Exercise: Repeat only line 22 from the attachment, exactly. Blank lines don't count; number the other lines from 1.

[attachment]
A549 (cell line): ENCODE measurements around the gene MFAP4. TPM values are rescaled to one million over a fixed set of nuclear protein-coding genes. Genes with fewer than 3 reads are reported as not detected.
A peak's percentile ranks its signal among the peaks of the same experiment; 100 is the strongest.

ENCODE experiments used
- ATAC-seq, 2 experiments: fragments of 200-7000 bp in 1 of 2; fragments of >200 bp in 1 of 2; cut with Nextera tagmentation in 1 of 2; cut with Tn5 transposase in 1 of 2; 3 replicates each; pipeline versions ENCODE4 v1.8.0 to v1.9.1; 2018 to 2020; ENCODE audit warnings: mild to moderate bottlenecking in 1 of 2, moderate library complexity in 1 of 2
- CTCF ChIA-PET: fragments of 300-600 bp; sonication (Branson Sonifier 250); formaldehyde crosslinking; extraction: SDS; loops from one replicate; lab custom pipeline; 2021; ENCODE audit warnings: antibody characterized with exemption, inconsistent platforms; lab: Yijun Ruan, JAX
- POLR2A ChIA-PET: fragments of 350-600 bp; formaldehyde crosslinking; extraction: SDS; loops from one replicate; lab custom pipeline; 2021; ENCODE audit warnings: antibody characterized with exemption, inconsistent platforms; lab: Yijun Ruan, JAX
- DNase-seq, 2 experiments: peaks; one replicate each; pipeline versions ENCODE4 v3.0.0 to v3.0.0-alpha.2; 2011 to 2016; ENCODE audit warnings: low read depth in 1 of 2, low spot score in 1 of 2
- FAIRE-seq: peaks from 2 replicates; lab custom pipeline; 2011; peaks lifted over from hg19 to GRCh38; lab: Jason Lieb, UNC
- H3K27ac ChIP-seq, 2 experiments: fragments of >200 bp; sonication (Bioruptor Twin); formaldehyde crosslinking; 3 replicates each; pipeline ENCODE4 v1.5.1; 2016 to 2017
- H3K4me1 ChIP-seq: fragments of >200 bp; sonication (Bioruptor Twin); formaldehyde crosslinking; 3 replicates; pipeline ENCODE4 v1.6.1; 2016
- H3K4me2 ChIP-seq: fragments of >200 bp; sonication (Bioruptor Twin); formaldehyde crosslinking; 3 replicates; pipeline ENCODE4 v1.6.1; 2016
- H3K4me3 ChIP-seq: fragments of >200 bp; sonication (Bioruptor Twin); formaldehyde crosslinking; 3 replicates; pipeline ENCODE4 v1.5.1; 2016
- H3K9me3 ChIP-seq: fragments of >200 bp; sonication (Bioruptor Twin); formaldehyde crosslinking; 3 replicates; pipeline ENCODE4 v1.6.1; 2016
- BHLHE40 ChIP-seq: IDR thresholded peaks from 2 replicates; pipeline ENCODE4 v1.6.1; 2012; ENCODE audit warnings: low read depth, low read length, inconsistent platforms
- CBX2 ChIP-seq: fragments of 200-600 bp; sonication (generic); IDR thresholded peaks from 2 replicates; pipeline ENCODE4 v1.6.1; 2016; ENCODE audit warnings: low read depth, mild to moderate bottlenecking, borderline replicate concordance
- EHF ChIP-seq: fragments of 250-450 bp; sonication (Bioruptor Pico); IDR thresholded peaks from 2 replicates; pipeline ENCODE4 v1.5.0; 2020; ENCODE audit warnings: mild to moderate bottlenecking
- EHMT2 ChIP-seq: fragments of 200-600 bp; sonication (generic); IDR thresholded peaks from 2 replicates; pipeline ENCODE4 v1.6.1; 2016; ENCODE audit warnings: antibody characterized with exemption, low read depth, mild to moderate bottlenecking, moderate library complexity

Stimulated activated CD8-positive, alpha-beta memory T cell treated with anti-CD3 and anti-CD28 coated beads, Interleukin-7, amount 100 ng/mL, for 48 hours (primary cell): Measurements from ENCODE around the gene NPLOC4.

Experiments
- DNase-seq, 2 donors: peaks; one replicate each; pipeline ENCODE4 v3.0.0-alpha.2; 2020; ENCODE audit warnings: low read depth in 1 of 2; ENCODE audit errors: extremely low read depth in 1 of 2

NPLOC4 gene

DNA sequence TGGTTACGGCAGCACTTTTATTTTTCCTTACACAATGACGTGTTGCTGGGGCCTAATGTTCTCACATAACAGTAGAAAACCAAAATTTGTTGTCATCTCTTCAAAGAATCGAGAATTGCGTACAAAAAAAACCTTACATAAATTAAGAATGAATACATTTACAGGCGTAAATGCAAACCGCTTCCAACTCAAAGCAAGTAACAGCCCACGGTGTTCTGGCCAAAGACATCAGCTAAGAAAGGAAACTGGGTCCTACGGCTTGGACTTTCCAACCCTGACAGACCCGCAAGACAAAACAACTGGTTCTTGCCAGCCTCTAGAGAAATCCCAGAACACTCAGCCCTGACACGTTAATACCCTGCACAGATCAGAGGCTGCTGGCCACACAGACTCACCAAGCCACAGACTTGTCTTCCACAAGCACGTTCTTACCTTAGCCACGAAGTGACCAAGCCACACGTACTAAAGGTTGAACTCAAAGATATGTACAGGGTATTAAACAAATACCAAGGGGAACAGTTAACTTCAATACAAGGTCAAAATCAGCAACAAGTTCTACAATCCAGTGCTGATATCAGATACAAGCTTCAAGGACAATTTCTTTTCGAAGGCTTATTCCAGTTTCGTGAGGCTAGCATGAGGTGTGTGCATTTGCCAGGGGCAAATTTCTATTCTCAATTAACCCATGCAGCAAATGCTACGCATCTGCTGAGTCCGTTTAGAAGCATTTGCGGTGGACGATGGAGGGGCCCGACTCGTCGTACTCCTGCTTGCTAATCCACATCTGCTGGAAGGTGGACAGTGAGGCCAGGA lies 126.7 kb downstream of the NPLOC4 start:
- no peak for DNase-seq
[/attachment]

DNA sequence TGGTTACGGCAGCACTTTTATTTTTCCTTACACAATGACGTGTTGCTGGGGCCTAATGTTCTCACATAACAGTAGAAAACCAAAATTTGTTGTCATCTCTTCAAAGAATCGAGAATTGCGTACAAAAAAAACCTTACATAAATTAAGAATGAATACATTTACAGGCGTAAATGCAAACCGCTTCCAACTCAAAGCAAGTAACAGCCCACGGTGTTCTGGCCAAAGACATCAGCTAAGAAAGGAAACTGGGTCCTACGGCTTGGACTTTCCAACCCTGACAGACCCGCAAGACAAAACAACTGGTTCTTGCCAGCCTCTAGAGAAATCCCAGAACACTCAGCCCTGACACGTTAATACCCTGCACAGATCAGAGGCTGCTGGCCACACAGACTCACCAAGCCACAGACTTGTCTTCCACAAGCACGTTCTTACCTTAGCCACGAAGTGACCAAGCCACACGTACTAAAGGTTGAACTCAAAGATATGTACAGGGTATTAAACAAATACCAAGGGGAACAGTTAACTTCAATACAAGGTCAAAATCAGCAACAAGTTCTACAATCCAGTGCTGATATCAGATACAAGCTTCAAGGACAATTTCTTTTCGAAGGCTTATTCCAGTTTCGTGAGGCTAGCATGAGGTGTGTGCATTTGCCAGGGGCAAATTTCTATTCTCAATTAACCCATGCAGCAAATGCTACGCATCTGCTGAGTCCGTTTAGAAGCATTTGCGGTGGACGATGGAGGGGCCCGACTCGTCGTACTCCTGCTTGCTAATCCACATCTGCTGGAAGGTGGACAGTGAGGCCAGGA lies 126.7 kb downstream of the NPLOC4 start: